NEW YORK (AP) — A former Goldman Sachs banker was convicted Friday of bribery and other corruption charges accusing him of participating in a $4.5 billion scheme to ransack the Malaysian state investment fund known as 1MDB.
A jury reached the verdict at the U.S. trial of Roger Ng in federal court in Brooklyn. Jurors heard nearly two months of evidence about tens of millions of dollars in bribes and kickbacks allegedly orchestrated by Malaysian financier and fugitive socialite Low Taek Jho, better known as Jho Low.
The embezzlement bankrolled lavish spending on jewels, art, a superyacht and luxury real estate. The spoils even helped finance wild parties and Hollywood movies, including the 2013 Martin Scorsese film “The Wolf of Wall Street” which starred Leonardo DiCaprio.
A former head of investment banking in Malaysia, Ng is the only Goldman
banker to stand trial in the 1MDB scandal. The 49-year-old had pleaded not guilty to three counts — conspiring to launder money and violating two anti-bribery laws.
Prosecutors alleged that Ng and other Goldman Sachs bankers helped 1MDB raise $6.5 billion through bond sales — only to divert $4.5 billion of it to themselves and their co-conspirators through bribes and kickbacks.
“The harm to the people of Malaysia is immeasurable,” prosecutor Alixandra Smith said during closing arguments. “It is deeply unfair to everyone else who plays by the rules.”
Ng’s defense attorneys have described the looting of 1MDB state investment fund as “perhaps the single largest heist in the history of the world.” But they contend U.S. prosecutors scapegoated Ng for crimes committed by others, including the government’s star witness, Tim Leissner.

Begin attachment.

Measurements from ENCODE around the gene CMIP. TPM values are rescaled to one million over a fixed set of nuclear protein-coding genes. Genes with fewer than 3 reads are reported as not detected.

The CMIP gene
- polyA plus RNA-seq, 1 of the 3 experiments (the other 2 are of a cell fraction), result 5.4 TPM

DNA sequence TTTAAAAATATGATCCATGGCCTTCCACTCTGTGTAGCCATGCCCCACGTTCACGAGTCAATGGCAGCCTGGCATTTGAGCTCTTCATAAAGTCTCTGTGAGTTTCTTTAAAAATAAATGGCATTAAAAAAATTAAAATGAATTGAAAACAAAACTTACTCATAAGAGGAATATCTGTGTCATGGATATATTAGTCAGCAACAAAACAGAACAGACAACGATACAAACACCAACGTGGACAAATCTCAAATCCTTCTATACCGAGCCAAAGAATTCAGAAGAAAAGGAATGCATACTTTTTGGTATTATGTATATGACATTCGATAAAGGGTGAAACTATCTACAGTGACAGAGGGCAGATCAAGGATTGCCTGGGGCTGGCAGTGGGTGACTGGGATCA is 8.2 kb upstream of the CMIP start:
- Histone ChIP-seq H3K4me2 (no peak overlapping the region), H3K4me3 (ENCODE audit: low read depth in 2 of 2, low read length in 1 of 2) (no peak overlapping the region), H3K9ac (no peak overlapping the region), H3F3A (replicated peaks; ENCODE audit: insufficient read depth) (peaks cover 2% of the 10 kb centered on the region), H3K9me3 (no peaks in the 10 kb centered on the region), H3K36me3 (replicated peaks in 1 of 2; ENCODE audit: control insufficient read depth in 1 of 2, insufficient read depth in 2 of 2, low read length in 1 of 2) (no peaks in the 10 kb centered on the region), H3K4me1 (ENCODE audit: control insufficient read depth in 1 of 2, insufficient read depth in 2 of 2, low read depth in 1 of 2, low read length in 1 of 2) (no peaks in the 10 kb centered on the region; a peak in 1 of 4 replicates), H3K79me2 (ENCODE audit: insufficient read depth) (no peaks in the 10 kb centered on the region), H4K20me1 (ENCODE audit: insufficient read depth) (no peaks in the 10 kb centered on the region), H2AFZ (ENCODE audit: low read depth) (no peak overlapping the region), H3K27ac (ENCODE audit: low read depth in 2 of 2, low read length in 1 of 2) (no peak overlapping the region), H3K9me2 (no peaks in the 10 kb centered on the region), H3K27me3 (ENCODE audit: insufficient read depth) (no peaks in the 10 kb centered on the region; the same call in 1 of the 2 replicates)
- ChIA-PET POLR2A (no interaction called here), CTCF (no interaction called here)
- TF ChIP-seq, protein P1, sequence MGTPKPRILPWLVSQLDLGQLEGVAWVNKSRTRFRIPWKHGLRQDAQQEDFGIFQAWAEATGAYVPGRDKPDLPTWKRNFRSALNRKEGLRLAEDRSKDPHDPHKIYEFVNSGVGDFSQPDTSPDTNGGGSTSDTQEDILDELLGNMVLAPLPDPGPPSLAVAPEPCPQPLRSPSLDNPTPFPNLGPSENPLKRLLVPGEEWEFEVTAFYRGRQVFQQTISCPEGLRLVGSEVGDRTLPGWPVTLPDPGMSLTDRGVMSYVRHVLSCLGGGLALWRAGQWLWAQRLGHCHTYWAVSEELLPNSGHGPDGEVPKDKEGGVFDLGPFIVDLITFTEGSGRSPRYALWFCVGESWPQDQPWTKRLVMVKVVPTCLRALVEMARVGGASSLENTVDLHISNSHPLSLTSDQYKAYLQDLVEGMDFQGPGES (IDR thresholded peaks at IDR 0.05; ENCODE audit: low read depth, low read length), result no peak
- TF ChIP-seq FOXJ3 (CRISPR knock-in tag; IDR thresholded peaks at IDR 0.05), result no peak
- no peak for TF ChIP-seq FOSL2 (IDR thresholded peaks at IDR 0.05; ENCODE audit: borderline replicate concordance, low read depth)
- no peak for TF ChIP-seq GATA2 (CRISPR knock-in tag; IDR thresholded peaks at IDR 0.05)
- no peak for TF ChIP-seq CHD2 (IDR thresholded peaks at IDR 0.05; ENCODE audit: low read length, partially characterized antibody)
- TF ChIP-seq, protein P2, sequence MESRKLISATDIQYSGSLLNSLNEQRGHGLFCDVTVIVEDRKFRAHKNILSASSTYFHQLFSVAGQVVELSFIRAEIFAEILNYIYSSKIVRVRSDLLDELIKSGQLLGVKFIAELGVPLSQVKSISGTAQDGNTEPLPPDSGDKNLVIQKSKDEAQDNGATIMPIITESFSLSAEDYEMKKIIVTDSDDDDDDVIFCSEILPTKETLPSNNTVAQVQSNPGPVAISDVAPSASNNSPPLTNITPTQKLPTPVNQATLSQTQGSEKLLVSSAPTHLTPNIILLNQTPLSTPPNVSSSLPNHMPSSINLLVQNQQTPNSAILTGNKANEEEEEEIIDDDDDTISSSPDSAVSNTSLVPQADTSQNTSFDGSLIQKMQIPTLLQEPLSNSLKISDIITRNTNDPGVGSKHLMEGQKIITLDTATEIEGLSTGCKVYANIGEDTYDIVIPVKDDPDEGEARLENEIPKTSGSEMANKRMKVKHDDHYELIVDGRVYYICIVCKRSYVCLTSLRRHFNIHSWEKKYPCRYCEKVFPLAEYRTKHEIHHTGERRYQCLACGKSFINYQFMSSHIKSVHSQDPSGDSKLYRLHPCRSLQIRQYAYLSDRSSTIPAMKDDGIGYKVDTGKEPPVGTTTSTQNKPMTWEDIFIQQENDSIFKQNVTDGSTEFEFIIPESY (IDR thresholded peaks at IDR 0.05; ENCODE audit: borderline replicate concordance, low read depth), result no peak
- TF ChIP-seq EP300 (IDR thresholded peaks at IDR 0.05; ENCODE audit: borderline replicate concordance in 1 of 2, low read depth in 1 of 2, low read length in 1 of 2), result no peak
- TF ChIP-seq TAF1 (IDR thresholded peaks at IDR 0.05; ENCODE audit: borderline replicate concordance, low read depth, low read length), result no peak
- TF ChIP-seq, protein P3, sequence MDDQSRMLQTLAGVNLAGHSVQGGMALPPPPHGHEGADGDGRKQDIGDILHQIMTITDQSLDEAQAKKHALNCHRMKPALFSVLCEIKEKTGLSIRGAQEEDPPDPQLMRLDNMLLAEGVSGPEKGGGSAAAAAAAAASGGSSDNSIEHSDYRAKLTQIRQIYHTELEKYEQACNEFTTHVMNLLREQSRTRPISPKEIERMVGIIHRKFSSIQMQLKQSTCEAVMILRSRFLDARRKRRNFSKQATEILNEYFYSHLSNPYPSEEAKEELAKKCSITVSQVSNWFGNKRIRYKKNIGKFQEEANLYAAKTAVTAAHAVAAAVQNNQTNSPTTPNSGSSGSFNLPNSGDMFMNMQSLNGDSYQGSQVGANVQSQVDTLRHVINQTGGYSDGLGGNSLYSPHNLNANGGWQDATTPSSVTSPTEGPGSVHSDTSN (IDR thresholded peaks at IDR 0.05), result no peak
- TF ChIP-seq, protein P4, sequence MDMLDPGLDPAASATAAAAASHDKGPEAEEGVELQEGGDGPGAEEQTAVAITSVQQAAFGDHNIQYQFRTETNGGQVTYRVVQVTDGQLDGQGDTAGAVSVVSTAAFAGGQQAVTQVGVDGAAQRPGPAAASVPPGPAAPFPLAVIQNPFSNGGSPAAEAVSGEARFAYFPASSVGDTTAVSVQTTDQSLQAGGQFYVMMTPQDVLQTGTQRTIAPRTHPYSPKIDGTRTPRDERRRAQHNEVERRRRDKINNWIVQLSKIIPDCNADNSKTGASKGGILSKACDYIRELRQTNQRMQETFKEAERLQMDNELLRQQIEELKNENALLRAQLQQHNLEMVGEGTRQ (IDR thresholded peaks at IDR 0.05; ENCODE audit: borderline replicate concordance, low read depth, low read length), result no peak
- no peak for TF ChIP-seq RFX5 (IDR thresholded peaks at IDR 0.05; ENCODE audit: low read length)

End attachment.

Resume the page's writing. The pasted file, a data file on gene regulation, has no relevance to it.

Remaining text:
“Roger is basically the fall guy for this whole thing,” attorney Marc Agnifilo said. “And Tim Leissner is looking to close the biggest deal of his life.”
Agnifilo accused Leissner, a higher-ranking Goldman banker, of falsely implicating Ng in a bid for leniency in his own criminal case.
Leissner “never stopped lying ever, and he didn’t stop lying in this courtroom,” Agnifilo said.
During several days on the witness stand, Leissner testified that he, Ng and Low used offshore accounts and shell companies to “disguise the flow of funds.” The money laundering efforts also involved drawing up fake contracts with banks, he said.
“If we told any bank the truth, it wouldn’t work,” he said. “The house of cards would have fallen down.”
He also described a dinner in London around 2012 where Low informed he and Ng they would be receiving kickbacks. Leissner said he knew that would be illegal, but didn’t care because if the deal went through he would be “a hero” at Goldman Sachs.
Ng, he added, was “particularly glad he was going to be paid some money” because he felt the firm had undercompensated him over the years.
The defense claimed that some of the $35 million Ng received through Leissner — money prosecutors said were illicit proceeds from the scheme — was actually the proceeds of a legitimate business transaction between the two men’s wives.
On cross-examination, Ng’s attorney sought to attack Leissner’s credibility by peppering him with questions about his history of lying about his marital status. He admitted he forged documents in 2014 to dupe his now-estranged wife, Kimora Lee Simmons, into believing he was divorced so she would agree to marry him. Simmons is a model, reality TV personality and ex-wife of rap mogul Russell Simmons.
Leissner, 52, pleaded guilty in 2018 to paying millions of dollars in bribes to government officials in Malaysia and Abu Dhabi. He was ordered to forfeit $43.7 million as part of his guilty plea and agreed to testify against Ng.
Low, who maintains his innocence, became well known in the New York City and Los Angeles club scenes. In 2012, he threw an opulent 31st-birthday bash attended by DiCaprio, Kim Kardashian and other celebrities — a fete described by the Wall Street Journal as the “wildest party [Las] Vegas ever saw.”